Take Advantage Of Amazon’s Robust Fulfillment Centers
Amazon offers sellers their Fulfillment by Amazon (FBA) program, a great service that encourages customers to buy. With FBA, startups can store their products in Amazon’s fulfillment centers and Amazon will pick, pack, ship, and provide customer service for those products. Amazon can offer customers faster delivery than startups with little infrastructure in place to provide a quick turnaround. Speeding up the delivery process is attractive to consumers and feeds into their desire for instant gratification since they can get packages delivered within a day or two.
Meeting All The Requirements Can Be Time-Consuming
In order to become an established seller on Amazon, you have to meet all the requirements for your category. There can be a lot of hoops to jump through, whether it be their strict image guidelines, meeting certifications, or complying with laws. For example, in the refrigerator water filter category, Amazon changed their requirements in 2017 to be somewhat stricter. Now, replacement water filters for refrigerators listed on Amazon must be fully certified to at least the NSF/ANSI-42 standard.
Along these lines, some have expressed concerns that Amazon’s regulations are not applied across the board. Many believe that could be due to Amazon’s size. As a behemoth company, it would be impossible to ensure that no Amazon seller slip through the cracks. Remember those new refrigerator water filter regulations? Well according to an articlepublished by Inc. last month, Amazon sells EcoLife Technologies water filters that apparently do not meet the requirements outlined in Amazon’s own regulations.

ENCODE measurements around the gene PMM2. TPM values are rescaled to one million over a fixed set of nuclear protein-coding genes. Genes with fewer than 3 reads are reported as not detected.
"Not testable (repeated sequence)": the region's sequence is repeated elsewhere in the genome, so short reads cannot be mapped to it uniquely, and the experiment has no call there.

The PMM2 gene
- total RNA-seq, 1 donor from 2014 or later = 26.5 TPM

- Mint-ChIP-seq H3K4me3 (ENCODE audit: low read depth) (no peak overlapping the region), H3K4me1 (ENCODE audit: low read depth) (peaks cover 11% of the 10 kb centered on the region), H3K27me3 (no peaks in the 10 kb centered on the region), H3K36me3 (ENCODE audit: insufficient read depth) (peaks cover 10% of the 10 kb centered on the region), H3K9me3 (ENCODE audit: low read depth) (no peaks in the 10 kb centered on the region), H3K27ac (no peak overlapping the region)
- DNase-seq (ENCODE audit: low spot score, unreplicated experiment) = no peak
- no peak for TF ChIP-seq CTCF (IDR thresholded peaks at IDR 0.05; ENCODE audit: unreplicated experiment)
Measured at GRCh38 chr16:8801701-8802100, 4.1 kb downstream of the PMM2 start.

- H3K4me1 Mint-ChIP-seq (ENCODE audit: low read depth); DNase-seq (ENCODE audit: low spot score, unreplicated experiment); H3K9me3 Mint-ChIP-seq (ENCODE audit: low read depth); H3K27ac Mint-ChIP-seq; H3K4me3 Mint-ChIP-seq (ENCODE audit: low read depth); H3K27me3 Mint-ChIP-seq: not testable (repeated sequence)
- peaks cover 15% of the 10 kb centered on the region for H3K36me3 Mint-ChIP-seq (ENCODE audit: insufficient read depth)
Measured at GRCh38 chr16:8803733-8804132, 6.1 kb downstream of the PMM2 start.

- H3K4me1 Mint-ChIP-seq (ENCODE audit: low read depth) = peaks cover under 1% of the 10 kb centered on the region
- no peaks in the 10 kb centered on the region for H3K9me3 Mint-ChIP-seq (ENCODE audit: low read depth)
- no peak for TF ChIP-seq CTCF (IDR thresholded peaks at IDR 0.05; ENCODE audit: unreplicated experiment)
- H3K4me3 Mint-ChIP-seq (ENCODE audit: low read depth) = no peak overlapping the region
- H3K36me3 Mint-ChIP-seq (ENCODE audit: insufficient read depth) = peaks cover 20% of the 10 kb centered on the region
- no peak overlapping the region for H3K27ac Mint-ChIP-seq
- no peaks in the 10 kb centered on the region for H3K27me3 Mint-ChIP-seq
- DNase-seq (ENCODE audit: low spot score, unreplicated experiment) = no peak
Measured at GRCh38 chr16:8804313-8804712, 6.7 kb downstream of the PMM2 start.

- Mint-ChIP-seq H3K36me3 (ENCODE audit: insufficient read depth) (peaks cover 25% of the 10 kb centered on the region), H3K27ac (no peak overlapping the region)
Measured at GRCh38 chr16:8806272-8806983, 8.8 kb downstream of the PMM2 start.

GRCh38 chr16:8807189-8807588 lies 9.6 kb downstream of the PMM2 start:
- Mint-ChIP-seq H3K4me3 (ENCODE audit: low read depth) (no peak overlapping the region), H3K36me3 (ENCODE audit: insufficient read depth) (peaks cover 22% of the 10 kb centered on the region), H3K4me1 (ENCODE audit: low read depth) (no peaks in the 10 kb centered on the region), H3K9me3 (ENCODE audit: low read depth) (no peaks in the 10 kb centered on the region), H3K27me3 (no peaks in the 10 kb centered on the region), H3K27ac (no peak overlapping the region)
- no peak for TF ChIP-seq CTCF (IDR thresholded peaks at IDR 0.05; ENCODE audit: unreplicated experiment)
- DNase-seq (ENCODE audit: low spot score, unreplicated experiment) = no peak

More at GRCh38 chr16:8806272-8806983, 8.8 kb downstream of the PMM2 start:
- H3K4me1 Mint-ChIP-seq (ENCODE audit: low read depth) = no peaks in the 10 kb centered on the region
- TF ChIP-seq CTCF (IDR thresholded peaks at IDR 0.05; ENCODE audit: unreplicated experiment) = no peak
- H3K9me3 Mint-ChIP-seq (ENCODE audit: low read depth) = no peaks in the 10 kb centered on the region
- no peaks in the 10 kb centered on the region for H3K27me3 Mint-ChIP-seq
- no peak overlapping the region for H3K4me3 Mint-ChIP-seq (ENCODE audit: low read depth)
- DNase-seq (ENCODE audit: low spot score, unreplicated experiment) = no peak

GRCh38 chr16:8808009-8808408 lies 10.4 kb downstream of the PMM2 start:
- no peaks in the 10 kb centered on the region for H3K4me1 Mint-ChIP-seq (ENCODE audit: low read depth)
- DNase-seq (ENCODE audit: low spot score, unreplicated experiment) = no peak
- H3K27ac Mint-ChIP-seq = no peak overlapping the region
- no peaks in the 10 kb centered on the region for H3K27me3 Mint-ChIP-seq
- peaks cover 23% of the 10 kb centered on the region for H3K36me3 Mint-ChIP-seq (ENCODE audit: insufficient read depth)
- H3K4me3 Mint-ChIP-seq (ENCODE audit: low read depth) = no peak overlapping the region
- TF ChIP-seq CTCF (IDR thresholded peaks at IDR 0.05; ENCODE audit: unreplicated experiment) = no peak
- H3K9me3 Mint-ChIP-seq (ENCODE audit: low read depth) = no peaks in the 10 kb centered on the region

Losing The Opportunity To Capture Client Data
There are things to be considered when using FBA as well. For instance, if a startup signs up for FBA and does not keep any inventory to be sold on its own website, all of the company’s potential traffic will be directed to Amazon’s site. And as a result, the company wouldn’t benefit from capturing client data on their own website. Client data can be the most valuable asset a startup has, and by not capturing that data companies lose the ability to re-market to clients and gain a loyal repeat customer.
Relying On A Third-Party System
Even an operation as large as Amazon has bugs. Last month, Amazon Seller Central was down for several hours and many sellers continued to encounter problems when the system was back up and running. Any time a business’ success is dependent on a third-party company, it can be a cause for concern. Not having control over downtimes or security breaches can cause additional stress, as it becomes a waiting game and you are unable to control the situation or come up with a solution.
Additionally, Amazon is a large company and it can sometimes be difficult for users to get assistance when they need it. Like any technology, there are certainly risks attached to selling on the platform. It’s up to businesses to decide for themselves whether the rewards outweigh the challenges.
This article first appeared in www.forbes.com